It’s always strange to hear about a celebrity dying. It’s as if they live in a different world, and they are immortal. We spend so much time catching up on what celebrities are doing and with who that we forget they too are humans, and they too will die.
As is the case with recently deceased Philip Seymour Hoffman, one of the greatest actors of our time. In his memory, here are three must-see movies starring the late, great Hoffman:
Synecdoche, New York
One of Hoffman’s best performances, “Synecdoche, New York” is a movie about life, loss and death, with one of the most brutally honest endings to ever be in a film. It shows the life of Hoffman’s character Caden Cotard, who tries his best to make some form of art that is brutally real and honest, as he finds his own life falling apart around him. What starts off as a simple plot quickly escalates into the Meta area, with Cotard trying to recreate the mundane everyday life within everyday life. Nothing I can say about this film or about Hoffman’s performance will come close to doing it or the film justice, so just go see it. Just make sure to bring a box (or three) of tissues with you.
Favorite Hoffman line: “I will be dying, and so will you, and so will everyone here. That’s what I want to explore. We’re all hurtling towards death, yet here we are for the moment, alive. Each of us knowing we’re going to die, each of us secretly believing we won’t.”
Mary and Max
In this claymation, Hoffman does the voice of Max Jerry Horowitz, an obese 44-year-old man with a wide array of mental problems. He finds a pen pal in the phone book, and begins to write back and forth for decades. The ending is shocking to say the least and will stick with you long after the credits roll. Similar to Synedoche, this is a very dark movie about loneliness, neglect and the importance of friendship. Through just his voice, Hoffman is able to bring Max to life and make him believable. Throughout the film, you will grow to love Max and all of his quirks. Though the film is claymation, the vocal performances from Hoffman and the cast are so well done that they may seem human, in the end. Once again, if you get the chance, be sure to check this film out. This one only requires one box of tissues.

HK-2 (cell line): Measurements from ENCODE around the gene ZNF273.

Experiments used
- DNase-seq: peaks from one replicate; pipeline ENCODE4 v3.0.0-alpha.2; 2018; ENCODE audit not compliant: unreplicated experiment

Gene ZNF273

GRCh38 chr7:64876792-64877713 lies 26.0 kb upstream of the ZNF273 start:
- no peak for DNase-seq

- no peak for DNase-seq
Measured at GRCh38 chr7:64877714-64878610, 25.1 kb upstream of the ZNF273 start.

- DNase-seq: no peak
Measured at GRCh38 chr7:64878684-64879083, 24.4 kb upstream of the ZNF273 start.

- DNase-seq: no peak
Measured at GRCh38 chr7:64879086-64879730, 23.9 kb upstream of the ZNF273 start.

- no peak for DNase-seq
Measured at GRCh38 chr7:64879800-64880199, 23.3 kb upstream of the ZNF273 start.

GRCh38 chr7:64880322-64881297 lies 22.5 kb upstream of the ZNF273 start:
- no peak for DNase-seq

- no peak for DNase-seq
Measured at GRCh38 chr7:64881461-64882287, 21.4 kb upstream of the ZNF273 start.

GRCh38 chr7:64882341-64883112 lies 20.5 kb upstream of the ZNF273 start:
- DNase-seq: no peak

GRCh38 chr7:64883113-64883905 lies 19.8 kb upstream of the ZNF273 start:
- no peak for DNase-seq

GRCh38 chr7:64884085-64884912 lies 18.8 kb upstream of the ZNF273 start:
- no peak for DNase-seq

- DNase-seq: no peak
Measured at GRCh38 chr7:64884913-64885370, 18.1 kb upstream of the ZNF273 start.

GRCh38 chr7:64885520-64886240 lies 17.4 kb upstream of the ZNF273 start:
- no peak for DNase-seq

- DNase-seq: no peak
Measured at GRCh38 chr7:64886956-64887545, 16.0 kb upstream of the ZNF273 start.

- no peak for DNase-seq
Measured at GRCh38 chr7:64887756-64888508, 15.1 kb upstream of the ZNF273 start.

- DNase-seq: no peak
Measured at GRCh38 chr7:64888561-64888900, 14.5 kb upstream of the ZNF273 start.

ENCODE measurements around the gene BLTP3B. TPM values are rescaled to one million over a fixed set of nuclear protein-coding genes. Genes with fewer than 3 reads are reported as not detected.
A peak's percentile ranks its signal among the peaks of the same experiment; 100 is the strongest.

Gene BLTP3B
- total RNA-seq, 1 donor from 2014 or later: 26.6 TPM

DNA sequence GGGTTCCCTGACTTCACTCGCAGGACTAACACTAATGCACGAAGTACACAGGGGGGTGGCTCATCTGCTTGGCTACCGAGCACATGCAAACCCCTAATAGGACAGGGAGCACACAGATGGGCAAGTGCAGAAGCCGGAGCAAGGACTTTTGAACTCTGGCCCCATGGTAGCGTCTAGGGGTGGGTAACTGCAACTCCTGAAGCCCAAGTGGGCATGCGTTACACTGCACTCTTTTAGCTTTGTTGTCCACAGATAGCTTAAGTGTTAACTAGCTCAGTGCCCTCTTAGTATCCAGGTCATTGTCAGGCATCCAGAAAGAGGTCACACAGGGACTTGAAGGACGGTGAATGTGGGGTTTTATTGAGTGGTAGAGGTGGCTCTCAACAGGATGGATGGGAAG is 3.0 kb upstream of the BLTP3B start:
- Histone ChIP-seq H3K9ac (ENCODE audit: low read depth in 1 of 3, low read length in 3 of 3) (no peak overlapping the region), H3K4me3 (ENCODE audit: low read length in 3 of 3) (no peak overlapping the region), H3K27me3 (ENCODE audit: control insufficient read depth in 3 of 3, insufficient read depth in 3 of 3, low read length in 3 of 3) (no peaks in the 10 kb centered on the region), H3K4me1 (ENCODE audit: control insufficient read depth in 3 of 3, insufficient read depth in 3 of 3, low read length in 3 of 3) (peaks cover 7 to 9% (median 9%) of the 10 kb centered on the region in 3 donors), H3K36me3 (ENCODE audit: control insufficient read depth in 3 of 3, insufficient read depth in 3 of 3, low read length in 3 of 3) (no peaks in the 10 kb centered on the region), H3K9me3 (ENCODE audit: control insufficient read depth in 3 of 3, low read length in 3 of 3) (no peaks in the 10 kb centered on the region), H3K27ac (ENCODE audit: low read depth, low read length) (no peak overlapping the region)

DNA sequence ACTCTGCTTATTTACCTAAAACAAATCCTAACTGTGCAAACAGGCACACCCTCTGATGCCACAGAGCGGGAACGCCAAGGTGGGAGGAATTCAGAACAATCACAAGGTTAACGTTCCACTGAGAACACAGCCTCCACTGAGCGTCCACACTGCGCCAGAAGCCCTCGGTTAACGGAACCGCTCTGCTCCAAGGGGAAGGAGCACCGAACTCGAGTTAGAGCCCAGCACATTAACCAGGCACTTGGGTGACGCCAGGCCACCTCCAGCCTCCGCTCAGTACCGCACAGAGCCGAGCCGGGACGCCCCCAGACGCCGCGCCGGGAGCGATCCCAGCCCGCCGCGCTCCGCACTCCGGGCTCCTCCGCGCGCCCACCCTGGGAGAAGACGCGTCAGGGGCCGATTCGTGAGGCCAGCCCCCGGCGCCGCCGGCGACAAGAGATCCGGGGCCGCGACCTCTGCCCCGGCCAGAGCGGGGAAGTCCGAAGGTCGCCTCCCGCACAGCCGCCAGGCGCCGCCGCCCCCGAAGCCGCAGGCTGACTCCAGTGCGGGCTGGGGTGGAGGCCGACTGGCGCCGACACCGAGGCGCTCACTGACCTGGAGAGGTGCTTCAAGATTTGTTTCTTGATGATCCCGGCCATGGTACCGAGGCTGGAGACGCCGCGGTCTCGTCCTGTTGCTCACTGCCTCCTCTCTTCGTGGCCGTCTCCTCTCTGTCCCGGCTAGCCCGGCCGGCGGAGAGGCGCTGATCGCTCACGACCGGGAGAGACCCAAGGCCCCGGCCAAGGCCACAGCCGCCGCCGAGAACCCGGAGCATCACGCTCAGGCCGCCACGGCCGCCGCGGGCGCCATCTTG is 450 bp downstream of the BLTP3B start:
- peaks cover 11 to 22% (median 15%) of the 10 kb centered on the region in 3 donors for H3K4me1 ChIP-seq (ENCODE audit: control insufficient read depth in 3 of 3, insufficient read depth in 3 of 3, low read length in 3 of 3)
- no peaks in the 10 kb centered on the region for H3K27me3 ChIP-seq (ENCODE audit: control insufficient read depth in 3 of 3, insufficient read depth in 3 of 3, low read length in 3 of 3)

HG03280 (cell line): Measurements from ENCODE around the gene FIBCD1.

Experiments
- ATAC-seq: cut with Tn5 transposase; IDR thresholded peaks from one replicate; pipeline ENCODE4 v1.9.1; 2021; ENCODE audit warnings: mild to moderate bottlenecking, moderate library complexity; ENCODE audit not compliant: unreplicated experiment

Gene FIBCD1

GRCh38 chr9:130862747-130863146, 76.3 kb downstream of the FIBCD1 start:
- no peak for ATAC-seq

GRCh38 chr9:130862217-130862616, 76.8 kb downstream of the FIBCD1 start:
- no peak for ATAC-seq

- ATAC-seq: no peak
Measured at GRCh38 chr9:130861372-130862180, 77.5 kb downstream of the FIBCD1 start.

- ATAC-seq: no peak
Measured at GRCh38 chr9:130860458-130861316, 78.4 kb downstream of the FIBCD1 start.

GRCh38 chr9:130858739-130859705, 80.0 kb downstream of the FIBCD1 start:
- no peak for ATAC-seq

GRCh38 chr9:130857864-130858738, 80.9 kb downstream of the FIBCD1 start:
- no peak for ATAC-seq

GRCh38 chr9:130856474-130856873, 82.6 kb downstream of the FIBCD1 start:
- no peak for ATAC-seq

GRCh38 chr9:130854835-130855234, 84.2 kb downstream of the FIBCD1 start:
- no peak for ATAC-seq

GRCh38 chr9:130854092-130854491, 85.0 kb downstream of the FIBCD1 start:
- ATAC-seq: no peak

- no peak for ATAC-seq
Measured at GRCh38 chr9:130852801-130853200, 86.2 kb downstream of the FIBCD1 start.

Favorite Hoffman line: “You are my best friend. You are my only friend.”
This one won’t make you cry, but it is just as dark as the previous two, if not more. “The Master” is the tale of Freddie Quell (played by Joaquin Phoenix, whose performance is incredible, to say the least), a WWII veteran who is trying to adjust to life after the war. He stumbles across Lancaster Dodd (played by Hoffman), who is a religious leader for “The Cause” which shares many similarities with Scientology. It is a strange film which talks about the effects of war on humans, the abusing of power and religion, as well as what it means to be human. Hoffman’s performance in “The Master” is extremely eerie and very effective. By the end of the film, you may actually want to get out of your seat and hit the guy, which speaks to how great of a performance Hoffman gave as the “villain” of the film. You don’t need to bring tissues for this one, but be ready to think.
Favorite Hoffman line: “If you figure a way to live without serving a master, any master, then let the rest of us know, will you? For you’d be the first person in the history of the world.”